Until this year, the more dealers who participated in our Survey, the lower the percentage that offered managed IT. We believe the reason for this trend can be attributed to the number of smaller dealerships with revenues under $5 million completing the Survey.
After hitting a high of 50% of Big Six dealers declaring they offered managed IT in 2018 with 330 dealers participating, we saw that percentage decline as participation in the Survey climbed. In 2019, the percentage of the 344 dealers offering managed IT declined to 46%. Last year, the percentage of dealers offering managed IT declined to 44%. This year, somewhat surprisingly, there was an increase in the percentage of dealers offering managed IT (46%), despite the number of Survey respondents increasing. Exhibit 1.34 shows just how much the percentage of engagement has increased since last year among dealers representing the Big Six.
No matter what the percentage, managed IT has a bright future in the channel. Most larger dealerships with revenues over $10 million offer managed IT. It’s a natural addition to a dealership’s services offerings, especially with so many devices connected to the network. Other factors that will impact its growth are expanding the network beyond the traditional workplace as more employees work remotely and a growing awareness of network security. Security is a critical component of any managed IT offering and a way to get a foot in the door. What customer doesn’t want to make their network, data, and business more secure from outside threats? Dealers that offer managed IT have an inside position on the security talk track.
Simply put, managing a customer’s network broadens and enhances a dealer’s product and services offerings. With the introduction of new product offerings such as smart offices and smart meeting rooms, the ability to manage a customer’s network is taking on greater importance for dealers interested in offering those services.
Tracking managed IT engagement by dealers representing the Big Six OEMs, everybody was up from the previous year, with Konica Minolta and Canon dealers leading the pack at 59% and 58%, respectively. Though Canon has only 37 Canon dealers participating in the Survey, this OEM saw its dealers’ managed IT engagement grow by 13%. We used to think that Konica Minolta’s All Covered division was one of the reasons why such a large percentage of Konica Minolta dealers offered managed IT, but for the past couple of years, Survey results don’t seem to back up that argument. Last year, 15 of the 29 Konica Minolta dealers that offered managed IT said they partner with a third-party (more than likely All Covered), while this year, only six of the 21 Konica Minolta dealers that offer managed IT partner with a third-party. Considering the investment Konica Minolta made when it acquired All Covered in 2011, and the ongoing recognition All Covered receives in the IT world, one would expect more Konica Minolta dealers would be partnering with this division. We could chalk this up to dealers’ entrepreneurial spirits, where many would simply prefer to build it themselves, as we continue to see in our Survey findings.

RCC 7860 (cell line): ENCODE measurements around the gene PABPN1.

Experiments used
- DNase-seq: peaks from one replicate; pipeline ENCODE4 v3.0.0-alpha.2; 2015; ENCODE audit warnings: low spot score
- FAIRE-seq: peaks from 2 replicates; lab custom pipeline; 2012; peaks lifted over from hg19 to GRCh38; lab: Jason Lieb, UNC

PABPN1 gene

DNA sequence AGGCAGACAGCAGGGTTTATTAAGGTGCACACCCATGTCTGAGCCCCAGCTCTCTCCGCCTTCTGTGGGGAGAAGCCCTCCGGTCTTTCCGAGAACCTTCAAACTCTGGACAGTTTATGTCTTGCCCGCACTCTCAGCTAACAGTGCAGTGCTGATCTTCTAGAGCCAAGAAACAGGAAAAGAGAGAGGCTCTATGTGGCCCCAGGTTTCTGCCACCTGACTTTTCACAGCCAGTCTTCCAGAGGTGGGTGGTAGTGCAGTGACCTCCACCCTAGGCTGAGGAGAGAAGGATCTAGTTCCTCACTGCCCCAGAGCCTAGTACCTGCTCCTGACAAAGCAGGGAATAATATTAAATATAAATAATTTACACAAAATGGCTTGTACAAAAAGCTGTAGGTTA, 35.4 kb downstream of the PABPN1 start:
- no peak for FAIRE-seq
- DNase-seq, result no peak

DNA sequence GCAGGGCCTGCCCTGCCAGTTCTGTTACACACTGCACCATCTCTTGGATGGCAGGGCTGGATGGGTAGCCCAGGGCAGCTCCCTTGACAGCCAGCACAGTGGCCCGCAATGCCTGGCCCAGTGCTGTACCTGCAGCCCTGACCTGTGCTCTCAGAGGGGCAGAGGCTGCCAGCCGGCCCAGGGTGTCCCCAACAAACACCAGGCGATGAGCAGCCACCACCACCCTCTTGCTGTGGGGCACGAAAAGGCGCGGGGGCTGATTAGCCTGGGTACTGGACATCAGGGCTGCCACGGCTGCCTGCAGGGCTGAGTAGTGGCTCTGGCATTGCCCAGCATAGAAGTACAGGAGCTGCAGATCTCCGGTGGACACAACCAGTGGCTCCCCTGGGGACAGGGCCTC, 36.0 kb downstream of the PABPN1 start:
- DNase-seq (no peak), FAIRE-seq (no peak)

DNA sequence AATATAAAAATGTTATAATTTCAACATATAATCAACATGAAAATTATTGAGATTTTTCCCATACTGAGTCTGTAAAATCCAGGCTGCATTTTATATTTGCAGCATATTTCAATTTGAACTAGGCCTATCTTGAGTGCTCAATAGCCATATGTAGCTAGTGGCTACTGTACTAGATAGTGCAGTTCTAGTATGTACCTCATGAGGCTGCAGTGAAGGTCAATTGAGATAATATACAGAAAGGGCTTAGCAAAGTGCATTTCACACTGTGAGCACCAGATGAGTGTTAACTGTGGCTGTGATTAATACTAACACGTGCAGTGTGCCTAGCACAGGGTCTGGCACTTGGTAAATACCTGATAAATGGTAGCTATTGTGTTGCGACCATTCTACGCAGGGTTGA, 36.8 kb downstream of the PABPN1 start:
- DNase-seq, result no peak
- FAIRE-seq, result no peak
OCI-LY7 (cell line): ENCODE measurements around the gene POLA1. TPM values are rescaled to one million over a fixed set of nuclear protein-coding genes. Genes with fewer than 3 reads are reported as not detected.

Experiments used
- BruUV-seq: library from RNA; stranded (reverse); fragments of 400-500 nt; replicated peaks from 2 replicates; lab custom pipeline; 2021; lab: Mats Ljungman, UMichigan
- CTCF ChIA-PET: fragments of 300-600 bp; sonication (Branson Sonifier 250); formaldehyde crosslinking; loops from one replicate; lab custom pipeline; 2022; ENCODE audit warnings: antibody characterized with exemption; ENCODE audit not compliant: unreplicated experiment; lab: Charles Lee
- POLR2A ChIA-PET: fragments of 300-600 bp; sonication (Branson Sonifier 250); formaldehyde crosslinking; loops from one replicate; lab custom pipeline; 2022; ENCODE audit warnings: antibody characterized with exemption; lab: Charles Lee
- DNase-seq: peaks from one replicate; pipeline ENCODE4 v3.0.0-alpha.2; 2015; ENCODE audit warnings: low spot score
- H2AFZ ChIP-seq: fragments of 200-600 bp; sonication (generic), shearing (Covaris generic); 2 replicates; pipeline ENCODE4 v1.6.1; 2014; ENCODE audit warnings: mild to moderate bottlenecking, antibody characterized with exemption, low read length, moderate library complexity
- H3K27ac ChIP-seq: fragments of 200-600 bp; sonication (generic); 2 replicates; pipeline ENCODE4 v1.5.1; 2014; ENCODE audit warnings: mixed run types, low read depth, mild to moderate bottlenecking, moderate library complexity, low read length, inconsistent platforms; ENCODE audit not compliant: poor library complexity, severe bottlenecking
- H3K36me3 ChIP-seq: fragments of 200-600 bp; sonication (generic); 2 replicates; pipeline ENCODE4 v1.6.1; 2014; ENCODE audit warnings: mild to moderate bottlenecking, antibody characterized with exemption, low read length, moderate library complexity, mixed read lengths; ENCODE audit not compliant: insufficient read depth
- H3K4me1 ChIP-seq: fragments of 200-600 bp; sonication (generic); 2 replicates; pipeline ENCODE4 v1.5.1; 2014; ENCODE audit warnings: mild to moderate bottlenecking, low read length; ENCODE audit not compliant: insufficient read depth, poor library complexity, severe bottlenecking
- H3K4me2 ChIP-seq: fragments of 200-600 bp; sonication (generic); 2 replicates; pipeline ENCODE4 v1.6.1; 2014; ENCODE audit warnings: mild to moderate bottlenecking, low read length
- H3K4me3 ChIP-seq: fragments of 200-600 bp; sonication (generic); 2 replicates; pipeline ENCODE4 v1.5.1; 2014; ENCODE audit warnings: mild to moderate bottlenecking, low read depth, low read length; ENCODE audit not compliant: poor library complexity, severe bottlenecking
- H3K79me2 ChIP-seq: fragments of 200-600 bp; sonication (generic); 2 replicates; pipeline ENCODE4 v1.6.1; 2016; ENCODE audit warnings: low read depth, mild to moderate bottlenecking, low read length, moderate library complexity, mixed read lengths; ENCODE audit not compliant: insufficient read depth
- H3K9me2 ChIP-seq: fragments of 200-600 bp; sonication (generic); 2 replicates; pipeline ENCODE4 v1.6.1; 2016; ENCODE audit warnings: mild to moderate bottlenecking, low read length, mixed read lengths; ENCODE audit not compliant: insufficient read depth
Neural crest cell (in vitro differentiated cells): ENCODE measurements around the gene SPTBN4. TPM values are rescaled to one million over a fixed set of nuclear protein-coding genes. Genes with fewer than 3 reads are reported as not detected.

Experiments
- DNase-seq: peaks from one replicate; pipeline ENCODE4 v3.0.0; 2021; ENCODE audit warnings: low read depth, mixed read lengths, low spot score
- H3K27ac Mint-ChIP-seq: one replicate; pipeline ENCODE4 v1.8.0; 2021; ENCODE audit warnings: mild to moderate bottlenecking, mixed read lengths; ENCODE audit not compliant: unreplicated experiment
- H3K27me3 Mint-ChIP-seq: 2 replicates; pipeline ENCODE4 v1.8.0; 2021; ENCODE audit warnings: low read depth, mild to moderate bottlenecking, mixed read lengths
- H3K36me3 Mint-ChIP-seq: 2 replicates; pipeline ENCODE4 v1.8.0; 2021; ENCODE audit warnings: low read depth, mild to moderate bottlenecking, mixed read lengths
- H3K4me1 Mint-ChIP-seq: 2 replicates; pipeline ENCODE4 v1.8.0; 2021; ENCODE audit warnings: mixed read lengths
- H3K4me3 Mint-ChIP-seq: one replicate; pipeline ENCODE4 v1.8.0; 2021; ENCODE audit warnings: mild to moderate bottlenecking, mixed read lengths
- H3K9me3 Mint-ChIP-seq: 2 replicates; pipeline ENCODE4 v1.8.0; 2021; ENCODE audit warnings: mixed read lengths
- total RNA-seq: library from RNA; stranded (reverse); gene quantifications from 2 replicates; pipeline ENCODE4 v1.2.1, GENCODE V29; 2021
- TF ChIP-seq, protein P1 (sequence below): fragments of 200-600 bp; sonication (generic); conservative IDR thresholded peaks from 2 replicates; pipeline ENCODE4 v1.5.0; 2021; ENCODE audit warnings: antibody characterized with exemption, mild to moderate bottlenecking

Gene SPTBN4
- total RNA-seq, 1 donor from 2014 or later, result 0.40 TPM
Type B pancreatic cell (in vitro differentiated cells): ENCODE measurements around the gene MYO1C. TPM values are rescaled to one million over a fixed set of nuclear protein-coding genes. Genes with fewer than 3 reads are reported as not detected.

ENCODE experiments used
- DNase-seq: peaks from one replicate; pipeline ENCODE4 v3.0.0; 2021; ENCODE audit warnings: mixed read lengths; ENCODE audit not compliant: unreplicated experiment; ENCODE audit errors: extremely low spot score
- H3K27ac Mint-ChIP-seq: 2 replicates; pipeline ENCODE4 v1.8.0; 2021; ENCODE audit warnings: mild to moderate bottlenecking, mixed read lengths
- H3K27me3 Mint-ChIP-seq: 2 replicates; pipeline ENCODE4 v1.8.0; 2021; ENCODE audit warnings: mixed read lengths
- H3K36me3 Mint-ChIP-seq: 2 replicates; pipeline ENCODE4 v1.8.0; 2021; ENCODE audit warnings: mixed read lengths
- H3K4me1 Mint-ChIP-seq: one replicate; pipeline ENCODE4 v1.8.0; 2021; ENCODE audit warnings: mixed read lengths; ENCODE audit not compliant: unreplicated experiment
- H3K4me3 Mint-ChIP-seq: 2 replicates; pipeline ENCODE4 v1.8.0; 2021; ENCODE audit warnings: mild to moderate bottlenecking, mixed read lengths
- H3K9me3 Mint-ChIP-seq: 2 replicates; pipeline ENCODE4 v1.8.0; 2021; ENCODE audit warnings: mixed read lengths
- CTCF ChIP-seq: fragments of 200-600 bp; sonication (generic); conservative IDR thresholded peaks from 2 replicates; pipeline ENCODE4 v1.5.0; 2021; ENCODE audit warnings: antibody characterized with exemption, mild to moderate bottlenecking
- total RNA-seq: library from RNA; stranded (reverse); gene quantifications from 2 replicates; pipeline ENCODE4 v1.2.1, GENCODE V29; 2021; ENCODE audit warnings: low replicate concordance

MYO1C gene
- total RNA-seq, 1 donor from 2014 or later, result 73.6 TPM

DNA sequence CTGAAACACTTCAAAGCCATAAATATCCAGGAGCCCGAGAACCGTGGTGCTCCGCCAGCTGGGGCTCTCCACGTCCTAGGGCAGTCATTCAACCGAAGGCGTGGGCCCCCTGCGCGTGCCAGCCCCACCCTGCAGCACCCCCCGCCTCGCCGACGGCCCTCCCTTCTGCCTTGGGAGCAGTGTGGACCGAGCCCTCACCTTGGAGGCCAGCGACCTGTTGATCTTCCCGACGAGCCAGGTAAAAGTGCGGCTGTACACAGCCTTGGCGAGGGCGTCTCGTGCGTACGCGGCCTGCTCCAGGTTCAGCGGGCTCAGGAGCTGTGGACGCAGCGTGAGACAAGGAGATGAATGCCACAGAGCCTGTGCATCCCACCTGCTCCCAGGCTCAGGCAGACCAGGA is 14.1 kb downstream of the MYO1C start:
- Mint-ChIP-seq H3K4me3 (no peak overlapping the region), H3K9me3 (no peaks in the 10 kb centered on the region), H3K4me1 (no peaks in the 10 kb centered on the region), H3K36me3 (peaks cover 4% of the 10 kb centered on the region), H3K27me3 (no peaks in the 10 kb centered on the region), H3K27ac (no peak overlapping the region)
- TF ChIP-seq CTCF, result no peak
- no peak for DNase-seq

Indeed, there are three primary ways a dealer can build a managed IT business, and as our Survey reveals, the least popular way to do so is through acquisition (Exhibit 1.38), with 12% of respondents using this strategy, compared to 19% in last year’s Survey. The most popular method is building their own (61%). Some dealers identified multiple strategies for building their managed IT business, so the cumulative percentages in Exhibit 1.36 do not equal 100%.
As dealerships have become more proficient at installing network devices, the confidence level in starting their own managed IT business has likely accelerated, as has access to IT professionals who are more likely to switch jobs for the right offer. However, connecting an MFP to the network is very different than managing a customer’s computer network. The challenge for many dealers is the cost of hiring this talent. Dealers often lament the cost, but some now realize that they can’t have a successful and sustainable managed IT business if they don’t invest in the personnel to staff it. With more dealers diversifying into unified communications and physical security systems, both of which fall under the managed IT umbrella, the need to invest resources into managed IT has become more critical than ever.
We remain skeptical about the percentage of revenue from managed IT reported by manufacturer (Exhibit 1.35). This year’s average is 11.8%, which is up from 9% a year ago, and 8% two years ago. Even then, we felt those percentages were higher than they should be based on our conversations with dealers and organizations that track managed IT revenue based on dealers’ actual financial reports. Despite this, we must still adhere to the honor system with our Survey respondents. The top percentages by manufacturer were up from the previous year with Toshiba (13%), followed by Konica Minolta, Kyocera, and Ricoh at 12%. Canon and Sharp dealers reported average revenues of 11%. Those increases could be attributed to setting up customers’ employees remotely in 2020.
Last year, for the first time, we asked dealers if managed IT revenues were up, down, or the same compared to the previous year. Fifty-one percent of respondents reported revenues were up, while 38% reported revenues were the same as the previous year, and 11% experienced a decline in their managed IT revenues. Comparing these percentages to last year, 62% of respondents reported managed IT revenues were up, 35% reported revenues were the same, and only 3% said that revenues were down. We do not need to dig too deeply to identify the reason why fewer dealers reported revenues were up and more reported revenues were down. If we must state the obvious, we will—the pandemic.
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